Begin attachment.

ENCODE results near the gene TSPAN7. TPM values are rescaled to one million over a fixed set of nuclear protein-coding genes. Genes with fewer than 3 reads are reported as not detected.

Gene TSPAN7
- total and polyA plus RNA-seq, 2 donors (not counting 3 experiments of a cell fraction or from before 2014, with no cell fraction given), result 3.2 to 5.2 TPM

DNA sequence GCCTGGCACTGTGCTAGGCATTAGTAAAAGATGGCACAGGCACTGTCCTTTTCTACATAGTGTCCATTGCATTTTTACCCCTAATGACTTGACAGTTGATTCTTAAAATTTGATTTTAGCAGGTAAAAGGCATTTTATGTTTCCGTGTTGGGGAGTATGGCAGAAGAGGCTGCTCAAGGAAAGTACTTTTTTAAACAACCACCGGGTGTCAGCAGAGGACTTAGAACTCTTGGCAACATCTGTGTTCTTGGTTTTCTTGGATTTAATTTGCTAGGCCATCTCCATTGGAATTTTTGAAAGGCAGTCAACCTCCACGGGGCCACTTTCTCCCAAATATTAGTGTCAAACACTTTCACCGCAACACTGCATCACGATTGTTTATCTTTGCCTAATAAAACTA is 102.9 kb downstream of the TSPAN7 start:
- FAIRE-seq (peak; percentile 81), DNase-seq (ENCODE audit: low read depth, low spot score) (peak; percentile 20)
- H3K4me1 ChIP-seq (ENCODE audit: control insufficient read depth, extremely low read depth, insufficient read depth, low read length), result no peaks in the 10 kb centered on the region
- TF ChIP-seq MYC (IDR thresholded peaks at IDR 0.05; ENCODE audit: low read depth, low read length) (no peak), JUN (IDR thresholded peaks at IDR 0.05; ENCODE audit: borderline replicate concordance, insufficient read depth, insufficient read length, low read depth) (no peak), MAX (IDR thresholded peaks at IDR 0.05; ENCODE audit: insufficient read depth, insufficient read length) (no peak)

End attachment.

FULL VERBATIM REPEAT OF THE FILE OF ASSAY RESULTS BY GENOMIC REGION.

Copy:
ENCODE results near the gene TSPAN7. TPM values are rescaled to one million over a fixed set of nuclear protein-coding genes. Genes with fewer than 3 reads are reported as not detected.

Gene TSPAN7
- total and polyA plus RNA-seq, 2 donors (not counting 3 experiments of a cell fraction or from before 2014, with no cell fraction given), result 3.2 to 5.2 TPM

DNA sequence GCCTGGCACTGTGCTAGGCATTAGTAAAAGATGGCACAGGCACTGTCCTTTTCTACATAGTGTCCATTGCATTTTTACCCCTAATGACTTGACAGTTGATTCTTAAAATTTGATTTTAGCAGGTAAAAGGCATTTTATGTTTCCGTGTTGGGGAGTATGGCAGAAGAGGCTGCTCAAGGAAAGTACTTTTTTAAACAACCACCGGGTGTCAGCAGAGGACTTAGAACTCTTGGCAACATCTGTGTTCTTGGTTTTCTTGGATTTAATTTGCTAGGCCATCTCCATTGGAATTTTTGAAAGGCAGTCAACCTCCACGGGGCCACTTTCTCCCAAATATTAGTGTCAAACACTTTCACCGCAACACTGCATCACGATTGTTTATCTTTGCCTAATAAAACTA is 102.9 kb downstream of the TSPAN7 start:
- FAIRE-seq (peak; percentile 81), DNase-seq (ENCODE audit: low read depth, low spot score) (peak; percentile 20)
- H3K4me1 ChIP-seq (ENCODE audit: control insufficient read depth, extremely low read depth, insufficient read depth, low read length), result no peaks in the 10 kb centered on the region
- TF ChIP-seq MYC (IDR thresholded peaks at IDR 0.05; ENCODE audit: low read depth, low read length) (no peak), JUN (IDR thresholded peaks at IDR 0.05; ENCODE audit: borderline replicate concordance, insufficient read depth, insufficient read length, low read depth) (no peak), MAX (IDR thresholded peaks at IDR 0.05; ENCODE audit: insufficient read depth, insufficient read length) (no peak)